I pay tribute to the work that is done at Clouds house, in my constituency at East Knoyle. It is one of the foremost drug treatment centres in the country and has been going for some 12 years now. I pay warm tribute to the director, Nick Barton, who is also chairman of the European Association for the Treatment of Addiction. Clouds house has a long and successful history. The treatment is based on the Minnesota model, now widely acknowledged as perhaps the most successful model for the treatment of addiction, when measured in terms of the outcomes from the treatment centre. That model is supported widely throughout the country when it comes to rehabilitation, by Alcoholics Anonymous and Narcotics Anonymous, about whose work we have heard very little this morning, but to which great tribute should be paid for the work that they do throughout the country.

I warmly welcome the recognition in the White Paper that there should be a range of options to meet the different needs of drug addicts at different times, but that the principal objective remains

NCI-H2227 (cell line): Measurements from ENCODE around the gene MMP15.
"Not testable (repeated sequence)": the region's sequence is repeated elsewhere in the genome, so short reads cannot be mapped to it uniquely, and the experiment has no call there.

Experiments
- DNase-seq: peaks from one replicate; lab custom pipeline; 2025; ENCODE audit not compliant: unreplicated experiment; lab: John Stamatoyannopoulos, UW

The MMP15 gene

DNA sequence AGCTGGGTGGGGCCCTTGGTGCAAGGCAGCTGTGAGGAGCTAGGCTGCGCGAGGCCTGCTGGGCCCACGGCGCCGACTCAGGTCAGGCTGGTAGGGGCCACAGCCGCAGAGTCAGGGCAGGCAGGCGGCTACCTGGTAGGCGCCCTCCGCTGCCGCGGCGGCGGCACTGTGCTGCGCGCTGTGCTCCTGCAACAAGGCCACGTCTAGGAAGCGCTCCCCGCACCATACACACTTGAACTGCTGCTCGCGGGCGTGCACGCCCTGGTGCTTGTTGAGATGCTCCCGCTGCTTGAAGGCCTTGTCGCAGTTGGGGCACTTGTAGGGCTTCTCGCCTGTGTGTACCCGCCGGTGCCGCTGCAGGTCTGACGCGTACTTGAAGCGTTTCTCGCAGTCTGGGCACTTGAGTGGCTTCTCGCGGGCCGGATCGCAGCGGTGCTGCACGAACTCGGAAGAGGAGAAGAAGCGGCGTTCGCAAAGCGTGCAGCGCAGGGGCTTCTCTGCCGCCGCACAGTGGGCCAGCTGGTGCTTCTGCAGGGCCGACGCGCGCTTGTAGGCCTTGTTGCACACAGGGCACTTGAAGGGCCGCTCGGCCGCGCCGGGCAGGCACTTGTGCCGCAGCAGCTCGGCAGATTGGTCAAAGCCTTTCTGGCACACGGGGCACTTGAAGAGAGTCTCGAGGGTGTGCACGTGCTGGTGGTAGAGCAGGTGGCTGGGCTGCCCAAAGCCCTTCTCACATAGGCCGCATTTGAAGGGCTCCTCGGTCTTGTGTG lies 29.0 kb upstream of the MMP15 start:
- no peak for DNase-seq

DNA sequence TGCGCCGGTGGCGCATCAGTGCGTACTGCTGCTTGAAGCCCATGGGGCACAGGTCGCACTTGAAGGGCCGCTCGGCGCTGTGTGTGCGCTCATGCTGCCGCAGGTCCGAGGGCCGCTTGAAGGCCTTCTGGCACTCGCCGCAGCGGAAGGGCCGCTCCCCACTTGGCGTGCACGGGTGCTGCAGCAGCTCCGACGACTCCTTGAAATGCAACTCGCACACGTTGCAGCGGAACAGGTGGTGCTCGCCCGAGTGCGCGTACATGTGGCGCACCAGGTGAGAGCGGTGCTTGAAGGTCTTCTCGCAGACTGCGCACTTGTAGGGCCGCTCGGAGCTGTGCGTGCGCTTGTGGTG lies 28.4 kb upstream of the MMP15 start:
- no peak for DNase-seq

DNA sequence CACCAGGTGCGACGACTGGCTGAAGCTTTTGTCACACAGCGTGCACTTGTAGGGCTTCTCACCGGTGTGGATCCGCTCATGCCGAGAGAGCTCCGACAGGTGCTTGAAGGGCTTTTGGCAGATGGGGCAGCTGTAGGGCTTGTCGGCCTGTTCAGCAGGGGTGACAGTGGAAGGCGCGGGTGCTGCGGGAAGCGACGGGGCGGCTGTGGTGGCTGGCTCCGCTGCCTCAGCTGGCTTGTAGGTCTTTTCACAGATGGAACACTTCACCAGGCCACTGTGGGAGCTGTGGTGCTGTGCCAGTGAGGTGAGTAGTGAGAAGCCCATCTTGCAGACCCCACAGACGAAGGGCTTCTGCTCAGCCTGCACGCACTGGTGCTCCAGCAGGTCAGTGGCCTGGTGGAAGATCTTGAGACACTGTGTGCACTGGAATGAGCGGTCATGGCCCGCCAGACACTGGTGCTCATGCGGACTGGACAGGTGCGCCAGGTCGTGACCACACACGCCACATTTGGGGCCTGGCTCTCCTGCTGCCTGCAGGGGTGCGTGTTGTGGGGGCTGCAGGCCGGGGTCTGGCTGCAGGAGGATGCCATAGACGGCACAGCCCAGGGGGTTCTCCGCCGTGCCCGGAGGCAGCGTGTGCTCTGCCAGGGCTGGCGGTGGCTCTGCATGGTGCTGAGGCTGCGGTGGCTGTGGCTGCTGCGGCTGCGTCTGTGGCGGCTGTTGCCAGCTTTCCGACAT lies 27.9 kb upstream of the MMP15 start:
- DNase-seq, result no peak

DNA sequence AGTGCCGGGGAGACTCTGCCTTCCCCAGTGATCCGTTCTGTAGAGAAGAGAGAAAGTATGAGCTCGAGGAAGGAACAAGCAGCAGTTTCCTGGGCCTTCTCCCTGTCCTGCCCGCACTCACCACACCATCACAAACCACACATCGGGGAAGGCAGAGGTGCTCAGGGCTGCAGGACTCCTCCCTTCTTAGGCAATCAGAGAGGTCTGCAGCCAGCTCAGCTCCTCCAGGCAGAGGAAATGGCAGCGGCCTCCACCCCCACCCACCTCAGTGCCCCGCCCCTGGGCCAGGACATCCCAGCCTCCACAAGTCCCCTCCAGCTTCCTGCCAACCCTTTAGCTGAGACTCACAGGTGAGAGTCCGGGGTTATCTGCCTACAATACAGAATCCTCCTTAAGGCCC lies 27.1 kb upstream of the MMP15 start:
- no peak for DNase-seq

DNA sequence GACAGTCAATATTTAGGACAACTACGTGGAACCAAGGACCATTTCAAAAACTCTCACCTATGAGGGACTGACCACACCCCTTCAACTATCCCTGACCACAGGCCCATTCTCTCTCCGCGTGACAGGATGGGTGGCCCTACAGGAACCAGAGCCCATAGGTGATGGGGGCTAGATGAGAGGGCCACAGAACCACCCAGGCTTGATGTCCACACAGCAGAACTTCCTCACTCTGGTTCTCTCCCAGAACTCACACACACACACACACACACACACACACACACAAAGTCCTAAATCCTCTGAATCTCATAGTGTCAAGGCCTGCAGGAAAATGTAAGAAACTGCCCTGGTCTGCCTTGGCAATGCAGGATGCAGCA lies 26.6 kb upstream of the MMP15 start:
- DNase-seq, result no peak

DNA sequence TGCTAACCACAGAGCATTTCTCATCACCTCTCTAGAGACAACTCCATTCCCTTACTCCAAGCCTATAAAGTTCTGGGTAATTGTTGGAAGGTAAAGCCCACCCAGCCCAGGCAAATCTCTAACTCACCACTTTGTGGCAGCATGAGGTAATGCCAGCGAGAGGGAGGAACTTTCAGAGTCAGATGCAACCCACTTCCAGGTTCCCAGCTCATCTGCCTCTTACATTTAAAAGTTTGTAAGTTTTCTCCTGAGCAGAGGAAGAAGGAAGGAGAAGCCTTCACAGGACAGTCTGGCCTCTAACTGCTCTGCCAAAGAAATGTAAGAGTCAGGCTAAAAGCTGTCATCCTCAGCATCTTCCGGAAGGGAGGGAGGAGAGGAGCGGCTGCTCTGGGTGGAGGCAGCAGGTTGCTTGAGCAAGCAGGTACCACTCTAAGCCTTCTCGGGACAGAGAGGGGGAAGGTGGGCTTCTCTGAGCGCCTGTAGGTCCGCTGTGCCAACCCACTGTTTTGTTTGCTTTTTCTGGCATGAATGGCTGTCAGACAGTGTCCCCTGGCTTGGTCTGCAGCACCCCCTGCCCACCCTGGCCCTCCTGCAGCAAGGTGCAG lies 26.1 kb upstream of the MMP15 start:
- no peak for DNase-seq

"to assist drug misusers to achieve and maintain a drug free state"--

and that

"abstinence remains the ultimate aim."

That should certainly be the ultimate aim of us all.

I mentioned at the beginning of my speech the Addictive Diseases Trust, of which I am a trustee and which is currently operating at Downview prison in Sutton and has been for about the past three years. As we have heard today, drug abuse in prisons is at best widespread and at worst rampant. It is very much in the nature of addiction that people can change their chosen drug only too easily. In that way, an alcoholic can become a drug addict or vice versa. In the secure environment of prison, drugs are more easily distributed than alcohol, so of course it is only natural that drugs have become the main problem.

We estimate that some 40 per cent. to 50 per cent. of prisoners in our gaols--as many as 80 per cent. in some prisons--are using drugs. Many have a chronic or severe